VANCOUVER, BRITISH COLUMBIA -- (Marketwired) -- 06/26/13 -- Note to editors: B-roll video and still photographs are available for download at http://bccancerfoundation.com/media-resources
Researchers at the BC Cancer Agency will receive $10 million investment to further their work in finding a cost-effective, genomic approach to treat lymphoid cancer patients. The substantial support from Genome British Columbia, the BC Cancer Foundation, Genome Canada and the Canadian Institutes of Health Research (CIHR) will dramatically advance therapies for patients diagnosed with the disease: lymphoid cancers are the fourth most common cancer in BC.
"This funding allows BC to become a real world laboratory to show how we can use genomic analysis cost-effectively to treat more cancer patients in a way that can readily be duplicated elsewhere around the world," says Dr. Joseph Connors, project leader and clinical director at the BC Cancer Agency's Centre for Lymphoid Cancer. "It brings together a culmination of decades of meticulous record-keeping with cutting-edge technology to maximize our knowledge about lymphoid cancers."
Dr. Connors adds that recent research has shown that genomic sequencing can recognize specific lymphoid cancers that are often untreatable with current technology. These cancers could be treated more effectively using personally designed treatments - and Dr. Connors and his team intend to provide this type of treatment in the near future.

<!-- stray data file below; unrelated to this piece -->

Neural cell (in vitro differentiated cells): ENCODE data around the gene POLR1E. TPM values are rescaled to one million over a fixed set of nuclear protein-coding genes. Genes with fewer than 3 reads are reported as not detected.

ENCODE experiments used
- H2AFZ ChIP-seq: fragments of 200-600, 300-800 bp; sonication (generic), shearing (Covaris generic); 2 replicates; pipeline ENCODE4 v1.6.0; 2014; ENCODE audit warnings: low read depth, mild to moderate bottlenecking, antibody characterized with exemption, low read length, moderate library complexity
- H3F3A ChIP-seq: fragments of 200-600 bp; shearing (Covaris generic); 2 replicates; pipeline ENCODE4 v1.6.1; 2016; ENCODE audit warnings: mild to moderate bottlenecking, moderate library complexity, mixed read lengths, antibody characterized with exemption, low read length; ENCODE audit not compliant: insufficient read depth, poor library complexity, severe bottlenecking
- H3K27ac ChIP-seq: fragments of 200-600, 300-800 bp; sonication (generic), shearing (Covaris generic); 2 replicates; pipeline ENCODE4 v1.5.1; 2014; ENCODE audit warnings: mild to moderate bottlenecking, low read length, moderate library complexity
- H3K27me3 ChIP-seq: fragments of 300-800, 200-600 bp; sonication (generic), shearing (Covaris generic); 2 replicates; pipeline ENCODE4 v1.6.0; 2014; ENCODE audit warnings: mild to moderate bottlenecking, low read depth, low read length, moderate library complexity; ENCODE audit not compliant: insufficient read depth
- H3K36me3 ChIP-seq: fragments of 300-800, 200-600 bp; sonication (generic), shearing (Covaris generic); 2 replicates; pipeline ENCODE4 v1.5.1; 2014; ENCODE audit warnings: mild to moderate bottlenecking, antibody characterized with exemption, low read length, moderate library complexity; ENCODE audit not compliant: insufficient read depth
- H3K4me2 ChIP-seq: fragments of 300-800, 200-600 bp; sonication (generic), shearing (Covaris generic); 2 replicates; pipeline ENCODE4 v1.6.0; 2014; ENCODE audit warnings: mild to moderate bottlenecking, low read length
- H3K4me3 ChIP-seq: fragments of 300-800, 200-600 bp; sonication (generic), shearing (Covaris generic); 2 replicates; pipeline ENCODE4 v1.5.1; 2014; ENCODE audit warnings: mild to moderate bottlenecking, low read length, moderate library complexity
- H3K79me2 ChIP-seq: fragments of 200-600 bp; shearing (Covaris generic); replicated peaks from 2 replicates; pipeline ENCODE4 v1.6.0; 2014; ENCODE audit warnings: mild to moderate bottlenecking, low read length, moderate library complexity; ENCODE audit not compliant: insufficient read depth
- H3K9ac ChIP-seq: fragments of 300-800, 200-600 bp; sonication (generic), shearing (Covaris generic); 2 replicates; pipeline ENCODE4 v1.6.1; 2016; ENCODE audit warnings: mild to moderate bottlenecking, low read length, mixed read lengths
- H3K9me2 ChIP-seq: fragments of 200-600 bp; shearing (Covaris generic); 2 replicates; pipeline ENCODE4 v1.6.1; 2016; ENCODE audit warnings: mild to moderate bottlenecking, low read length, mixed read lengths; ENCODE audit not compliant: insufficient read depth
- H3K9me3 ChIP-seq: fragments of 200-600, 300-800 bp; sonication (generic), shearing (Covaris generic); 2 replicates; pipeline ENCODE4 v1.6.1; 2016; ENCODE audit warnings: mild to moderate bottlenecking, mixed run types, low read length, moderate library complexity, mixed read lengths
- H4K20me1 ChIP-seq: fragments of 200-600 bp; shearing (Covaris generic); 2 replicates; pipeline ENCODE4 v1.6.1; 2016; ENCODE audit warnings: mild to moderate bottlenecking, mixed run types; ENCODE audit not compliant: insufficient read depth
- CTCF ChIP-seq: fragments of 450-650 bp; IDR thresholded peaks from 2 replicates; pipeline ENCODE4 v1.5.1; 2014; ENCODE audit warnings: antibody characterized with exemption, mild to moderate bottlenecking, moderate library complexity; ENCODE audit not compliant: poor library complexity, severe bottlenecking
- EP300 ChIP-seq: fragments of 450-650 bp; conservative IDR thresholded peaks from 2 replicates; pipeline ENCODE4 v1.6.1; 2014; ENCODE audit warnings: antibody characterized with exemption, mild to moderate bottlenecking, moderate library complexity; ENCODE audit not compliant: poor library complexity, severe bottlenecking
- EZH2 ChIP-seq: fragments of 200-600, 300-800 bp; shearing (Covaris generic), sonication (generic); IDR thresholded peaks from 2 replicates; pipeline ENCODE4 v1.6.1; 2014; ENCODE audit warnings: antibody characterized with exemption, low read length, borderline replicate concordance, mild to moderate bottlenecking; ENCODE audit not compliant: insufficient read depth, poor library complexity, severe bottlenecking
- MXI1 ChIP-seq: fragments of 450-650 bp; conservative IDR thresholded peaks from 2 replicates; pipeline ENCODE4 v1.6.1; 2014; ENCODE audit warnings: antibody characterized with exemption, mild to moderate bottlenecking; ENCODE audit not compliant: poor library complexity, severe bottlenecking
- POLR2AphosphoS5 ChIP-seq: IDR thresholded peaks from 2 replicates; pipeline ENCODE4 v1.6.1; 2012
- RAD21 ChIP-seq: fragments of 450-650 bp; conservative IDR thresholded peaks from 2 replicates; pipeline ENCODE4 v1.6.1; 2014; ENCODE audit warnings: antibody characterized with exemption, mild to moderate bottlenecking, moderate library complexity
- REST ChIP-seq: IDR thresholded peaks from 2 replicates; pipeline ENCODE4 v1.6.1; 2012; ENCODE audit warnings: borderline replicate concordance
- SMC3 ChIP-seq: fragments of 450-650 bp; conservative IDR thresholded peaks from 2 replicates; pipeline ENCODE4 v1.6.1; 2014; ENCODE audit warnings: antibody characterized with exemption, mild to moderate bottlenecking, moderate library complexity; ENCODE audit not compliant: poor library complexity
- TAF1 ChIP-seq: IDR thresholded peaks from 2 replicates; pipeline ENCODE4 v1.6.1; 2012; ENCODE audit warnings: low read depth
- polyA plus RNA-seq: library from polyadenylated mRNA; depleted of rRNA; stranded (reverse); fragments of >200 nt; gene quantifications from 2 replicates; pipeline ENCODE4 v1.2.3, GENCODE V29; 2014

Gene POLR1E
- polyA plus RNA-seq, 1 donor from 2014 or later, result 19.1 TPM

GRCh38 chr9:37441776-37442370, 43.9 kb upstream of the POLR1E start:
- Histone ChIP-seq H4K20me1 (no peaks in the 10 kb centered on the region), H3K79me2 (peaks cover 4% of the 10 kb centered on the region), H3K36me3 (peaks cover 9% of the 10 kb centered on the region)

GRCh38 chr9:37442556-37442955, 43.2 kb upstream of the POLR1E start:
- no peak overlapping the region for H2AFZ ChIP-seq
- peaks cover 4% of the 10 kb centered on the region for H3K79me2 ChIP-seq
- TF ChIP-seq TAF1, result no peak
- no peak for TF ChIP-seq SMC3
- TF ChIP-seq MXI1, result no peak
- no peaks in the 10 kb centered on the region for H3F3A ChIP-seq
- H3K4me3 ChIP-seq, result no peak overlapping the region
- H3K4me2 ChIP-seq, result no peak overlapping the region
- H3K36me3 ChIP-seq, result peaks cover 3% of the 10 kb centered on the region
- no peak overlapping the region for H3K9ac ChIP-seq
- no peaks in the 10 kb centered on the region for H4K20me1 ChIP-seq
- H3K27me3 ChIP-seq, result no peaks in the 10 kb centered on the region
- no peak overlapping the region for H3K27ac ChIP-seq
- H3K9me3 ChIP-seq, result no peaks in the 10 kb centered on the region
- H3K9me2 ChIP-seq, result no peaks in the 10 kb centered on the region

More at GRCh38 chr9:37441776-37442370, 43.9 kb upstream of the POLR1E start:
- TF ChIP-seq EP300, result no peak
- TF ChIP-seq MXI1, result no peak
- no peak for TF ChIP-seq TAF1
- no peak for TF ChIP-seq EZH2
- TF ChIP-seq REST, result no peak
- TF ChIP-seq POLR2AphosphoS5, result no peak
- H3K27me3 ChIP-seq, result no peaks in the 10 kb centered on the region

Each patient's cancer is distinct; therefore treating them with a one-size-all approach is not efficient or cost effective and can put patients through unnecessary treatments that will not be of benefit to them. Personalized cancer treatment means determining the specific genetic characteristics of a patient's cancer and prescribing therapies that are customized for the unique molecular makeup of their cancer. Genomic sequencing is now able to accurately and quickly decode the entire genetic instructions in malignant and normal cells. This opens the possibility that doctors will be able to use this information to choose treatments that are specifically designed for that individual patient's cancer.
The research project will study four specific lymphoid cancers of which there are more than 500 cases each year in our province. In more than half of these cases primary treatment fails, and associated costs of secondary treatment run over $60,000 and this amount is often exceeded in just the cost of anti-cancer drugs alone. Personalized medical care employing sophisticated genomic techniques may dramatically reduce this cost: in the last few decades a number of new drugs have come on the market to improve patient outcomes but a drastically new approach is now required in order to apply the genomic information now available. Core components of the project will include careful analysis of all the costs that result from personalized lymphoid cancer care and development of economic analytic tools that enable healthcare planners to assess the economic impact of applying similar techniques to treating other cancers and other diseases.
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